The Private Thank You List: Part 1

My atheism didn’t happen in a vacuum, there were guides who helped me along the way.  People who through their thoughtfulness, patience, and yes love have helped take the religious blinders off my eyes. For many ex-Christians, the journey away from faith can be marked by more often by negative people and experiences. I have certainly have had plenty of those, but they weren’t enough to convince of God’s absence.  There is a list of people who I’d like to thank for their positive influence in my life which has led me to reject faith.  Unfortunately I can not thank them publicly, at least not yet.

Today’s thank you goes to my dad.

Nothing so safe as a father's arms.

“Nothing so safe as a father’s arms”. This hand held statue was a gift from my grandmother shortly before she passed away. It has been the one gift I received as a child that I still posses.

My journey away from faith wasn’t a short one, I would even venture to say it has been going longer than my journey with Christianity thanks in part to my father.  My father rejected Catholicism around the age of 12 when he had the good sense to be revolted by the prospect of his protestant friends going to hell because they weren’t catholic.  Before my father dropped out of college has was a biology major, and his love for the natural world was infectious.  I have fond memories of watching Nature and NOVA with him.  My step mother hated nature shows but she, who almost always got her way with the TV, would allow us to watch them.

My father really encouraged scientific inquiry and experimentation with me.  My favorite gifts at Christmas or my birthday were telescopes, microscopes, chemistry sets, bug collecting sets, and books upon books about science.  Science was the one subject in school I always loved, though due to my slacker nature my grades didn’t always reflect this.  When I got into college and even after becoming a Christian I still pursued a love for science both in the classroom as well as a hobby.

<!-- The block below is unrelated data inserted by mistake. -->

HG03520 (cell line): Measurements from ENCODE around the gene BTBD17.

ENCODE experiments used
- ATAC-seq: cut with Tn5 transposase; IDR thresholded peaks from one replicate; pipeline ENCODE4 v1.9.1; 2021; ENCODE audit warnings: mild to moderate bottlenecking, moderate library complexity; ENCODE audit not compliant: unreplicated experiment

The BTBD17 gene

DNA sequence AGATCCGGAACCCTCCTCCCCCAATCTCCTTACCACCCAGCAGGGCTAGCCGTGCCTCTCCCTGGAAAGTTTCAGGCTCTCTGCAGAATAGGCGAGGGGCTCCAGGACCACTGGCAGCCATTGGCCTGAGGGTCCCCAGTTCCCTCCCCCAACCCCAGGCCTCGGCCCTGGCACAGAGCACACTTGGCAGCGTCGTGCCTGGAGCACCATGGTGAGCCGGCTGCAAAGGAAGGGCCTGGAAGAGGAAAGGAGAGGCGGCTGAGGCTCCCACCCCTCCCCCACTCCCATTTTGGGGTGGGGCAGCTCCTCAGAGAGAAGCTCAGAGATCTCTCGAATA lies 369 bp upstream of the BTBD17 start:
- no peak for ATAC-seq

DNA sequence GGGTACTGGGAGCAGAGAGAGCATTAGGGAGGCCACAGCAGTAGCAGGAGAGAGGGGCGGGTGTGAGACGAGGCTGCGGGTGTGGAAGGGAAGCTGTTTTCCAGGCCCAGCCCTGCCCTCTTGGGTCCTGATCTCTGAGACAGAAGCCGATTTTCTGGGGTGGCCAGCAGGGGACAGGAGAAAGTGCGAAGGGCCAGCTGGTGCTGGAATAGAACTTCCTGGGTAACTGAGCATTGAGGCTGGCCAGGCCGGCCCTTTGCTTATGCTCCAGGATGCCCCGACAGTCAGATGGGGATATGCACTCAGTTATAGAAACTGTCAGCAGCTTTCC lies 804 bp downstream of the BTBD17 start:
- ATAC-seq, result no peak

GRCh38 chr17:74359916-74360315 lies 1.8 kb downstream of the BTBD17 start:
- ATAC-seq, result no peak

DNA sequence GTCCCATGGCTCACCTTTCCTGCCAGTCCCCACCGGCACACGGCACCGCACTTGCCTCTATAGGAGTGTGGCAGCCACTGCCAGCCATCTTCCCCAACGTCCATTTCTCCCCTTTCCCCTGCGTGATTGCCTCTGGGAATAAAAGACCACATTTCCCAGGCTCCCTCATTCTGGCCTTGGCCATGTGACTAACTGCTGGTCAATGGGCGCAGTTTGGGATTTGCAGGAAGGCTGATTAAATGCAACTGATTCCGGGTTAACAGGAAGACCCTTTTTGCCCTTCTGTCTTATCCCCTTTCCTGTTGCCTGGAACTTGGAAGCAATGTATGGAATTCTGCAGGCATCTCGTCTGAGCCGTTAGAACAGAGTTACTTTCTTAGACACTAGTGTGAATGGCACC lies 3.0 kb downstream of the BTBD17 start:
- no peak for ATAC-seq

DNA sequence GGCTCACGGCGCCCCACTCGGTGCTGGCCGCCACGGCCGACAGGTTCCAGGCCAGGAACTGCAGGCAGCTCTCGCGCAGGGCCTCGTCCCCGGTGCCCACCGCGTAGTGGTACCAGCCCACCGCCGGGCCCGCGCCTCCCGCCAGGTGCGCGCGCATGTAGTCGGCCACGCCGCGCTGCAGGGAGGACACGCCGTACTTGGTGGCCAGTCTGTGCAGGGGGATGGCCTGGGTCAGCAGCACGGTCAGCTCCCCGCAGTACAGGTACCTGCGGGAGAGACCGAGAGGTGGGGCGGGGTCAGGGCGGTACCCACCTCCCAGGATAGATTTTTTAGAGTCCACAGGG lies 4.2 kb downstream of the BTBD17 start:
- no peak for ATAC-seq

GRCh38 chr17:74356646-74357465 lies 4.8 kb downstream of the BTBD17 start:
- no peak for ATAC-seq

Spend enough time in the sciences and you learn how important the scientific method is. You learn the first rule of research is “correlation is not causation”.  You learn that anecdotal evidence (*cough* *cough* testimonies *cough* *cough*) does not supplant scientific findings based on large sample sizes.  Essentially, scientific education teaches skepticism towards lots of things but it also imputes or at least encourages curiosity.

It was this curiosity and the need to study that allowed me to entertain doubts and honestly examine them.  But it was also my frequent encounters with non-religious people that allowed me to see what other Christians often miss; there’s no conspiracy among scientist to suppress the Truth about God.  My dad, my professors, my lab partners, my friends, were all just normal people going about their normal lives.  There was fear of “what if God is real”.  They had no reason to believe He was.

My dad tolerated my religious conversion, and continued to be a good father to me.  He still teaches me to think and act wisely.  Much more so than anyone else I have known in religious circles.  He has always been the smartest person I’ve known.

Thanks dad for helping deconstruct my religious beliefs.  Perhaps someday I’ll even tell you about this in person.

Advertisements

6 thoughts on “The Private Thank You List: Part 1

  1. You should think about writing a book about growing up with your dad and then getting religion anyway, and then turning atheist. If you can’t find a publisher, try Amazon, they help you to self-publish.

    Liked by 1 person

  2. Pingback: Father’s Day Part 1 | Pastor No Faith

Leave a Reply

Fill in your details below or click an icon to log in:

WordPress.com Logo

You are commenting using your WordPress.com account. Log Out / Change )

Twitter picture

You are commenting using your Twitter account. Log Out / Change )

Facebook photo

You are commenting using your Facebook account. Log Out / Change )

Google+ photo

You are commenting using your Google+ account. Log Out / Change )

Connecting to %s